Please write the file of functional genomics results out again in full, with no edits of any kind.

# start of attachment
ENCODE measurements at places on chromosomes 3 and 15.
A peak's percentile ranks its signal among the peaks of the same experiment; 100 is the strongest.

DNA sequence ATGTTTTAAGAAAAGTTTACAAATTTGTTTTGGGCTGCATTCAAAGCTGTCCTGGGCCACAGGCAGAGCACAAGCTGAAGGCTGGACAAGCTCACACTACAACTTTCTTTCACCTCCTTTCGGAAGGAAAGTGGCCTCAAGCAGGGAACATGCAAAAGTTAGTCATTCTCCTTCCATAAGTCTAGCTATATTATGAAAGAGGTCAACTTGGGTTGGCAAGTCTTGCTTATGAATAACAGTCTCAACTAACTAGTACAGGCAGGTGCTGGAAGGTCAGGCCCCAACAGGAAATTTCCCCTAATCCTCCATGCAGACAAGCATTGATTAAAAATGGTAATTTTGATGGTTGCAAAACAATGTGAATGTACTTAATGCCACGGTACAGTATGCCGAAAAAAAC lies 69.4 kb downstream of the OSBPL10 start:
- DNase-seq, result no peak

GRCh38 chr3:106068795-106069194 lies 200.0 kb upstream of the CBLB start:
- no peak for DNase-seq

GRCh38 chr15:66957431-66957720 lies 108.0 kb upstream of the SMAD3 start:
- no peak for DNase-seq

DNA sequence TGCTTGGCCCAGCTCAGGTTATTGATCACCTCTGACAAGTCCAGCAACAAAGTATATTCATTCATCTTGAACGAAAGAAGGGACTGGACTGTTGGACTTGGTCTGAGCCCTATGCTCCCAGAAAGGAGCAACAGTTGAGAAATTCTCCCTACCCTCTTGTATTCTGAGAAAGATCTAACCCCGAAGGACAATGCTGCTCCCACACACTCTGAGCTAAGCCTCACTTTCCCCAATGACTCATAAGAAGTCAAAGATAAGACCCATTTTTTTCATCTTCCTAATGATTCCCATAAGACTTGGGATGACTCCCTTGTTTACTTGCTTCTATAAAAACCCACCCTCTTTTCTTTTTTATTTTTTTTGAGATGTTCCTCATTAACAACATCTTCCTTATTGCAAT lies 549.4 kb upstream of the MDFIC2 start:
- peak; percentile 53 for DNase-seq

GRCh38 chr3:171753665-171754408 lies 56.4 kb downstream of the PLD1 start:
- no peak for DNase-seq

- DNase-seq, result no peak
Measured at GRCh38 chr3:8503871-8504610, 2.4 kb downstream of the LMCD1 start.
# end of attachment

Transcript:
ENCODE measurements at places on chromosomes 3 and 15.
A peak's percentile ranks its signal among the peaks of the same experiment; 100 is the strongest.

DNA sequence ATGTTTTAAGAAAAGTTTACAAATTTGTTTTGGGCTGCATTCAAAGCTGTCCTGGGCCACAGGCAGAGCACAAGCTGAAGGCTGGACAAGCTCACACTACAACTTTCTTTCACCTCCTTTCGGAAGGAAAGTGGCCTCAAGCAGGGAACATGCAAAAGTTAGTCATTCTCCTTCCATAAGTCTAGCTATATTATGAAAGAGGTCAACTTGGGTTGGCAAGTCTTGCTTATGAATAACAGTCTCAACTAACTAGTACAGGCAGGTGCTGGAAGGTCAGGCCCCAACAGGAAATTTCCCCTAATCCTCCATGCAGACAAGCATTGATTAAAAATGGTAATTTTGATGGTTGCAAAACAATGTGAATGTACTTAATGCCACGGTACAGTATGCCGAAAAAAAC lies 69.4 kb downstream of the OSBPL10 start:
- DNase-seq, result no peak

GRCh38 chr3:106068795-106069194 lies 200.0 kb upstream of the CBLB start:
- no peak for DNase-seq

GRCh38 chr15:66957431-66957720 lies 108.0 kb upstream of the SMAD3 start:
- no peak for DNase-seq

DNA sequence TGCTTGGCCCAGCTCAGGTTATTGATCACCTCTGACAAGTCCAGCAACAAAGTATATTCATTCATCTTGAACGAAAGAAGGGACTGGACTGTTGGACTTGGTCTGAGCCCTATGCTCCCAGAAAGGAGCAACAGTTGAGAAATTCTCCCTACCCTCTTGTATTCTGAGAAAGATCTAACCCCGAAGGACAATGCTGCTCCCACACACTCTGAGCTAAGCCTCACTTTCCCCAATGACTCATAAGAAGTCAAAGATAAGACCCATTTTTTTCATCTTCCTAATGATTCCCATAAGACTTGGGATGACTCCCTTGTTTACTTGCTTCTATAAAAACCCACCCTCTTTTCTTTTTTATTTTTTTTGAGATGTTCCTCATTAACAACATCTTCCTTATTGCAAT lies 549.4 kb upstream of the MDFIC2 start:
- peak; percentile 53 for DNase-seq

GRCh38 chr3:171753665-171754408 lies 56.4 kb downstream of the PLD1 start:
- no peak for DNase-seq

- DNase-seq, result no peak
Measured at GRCh38 chr3:8503871-8504610, 2.4 kb downstream of the LMCD1 start.